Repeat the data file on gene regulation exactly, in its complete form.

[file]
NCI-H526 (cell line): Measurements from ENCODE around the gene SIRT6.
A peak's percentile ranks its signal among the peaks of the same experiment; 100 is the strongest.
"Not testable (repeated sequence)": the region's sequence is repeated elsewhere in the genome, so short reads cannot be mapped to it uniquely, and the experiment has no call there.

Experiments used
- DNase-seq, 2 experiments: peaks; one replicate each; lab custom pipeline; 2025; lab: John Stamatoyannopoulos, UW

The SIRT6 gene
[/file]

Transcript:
NCI-H526 (cell line): Measurements from ENCODE around the gene SIRT6.
A peak's percentile ranks its signal among the peaks of the same experiment; 100 is the strongest.
"Not testable (repeated sequence)": the region's sequence is repeated elsewhere in the genome, so short reads cannot be mapped to it uniquely, and the experiment has no call there.

Experiments used
- DNase-seq, 2 experiments: peaks; one replicate each; lab custom pipeline; 2025; lab: John Stamatoyannopoulos, UW

The SIRT6 gene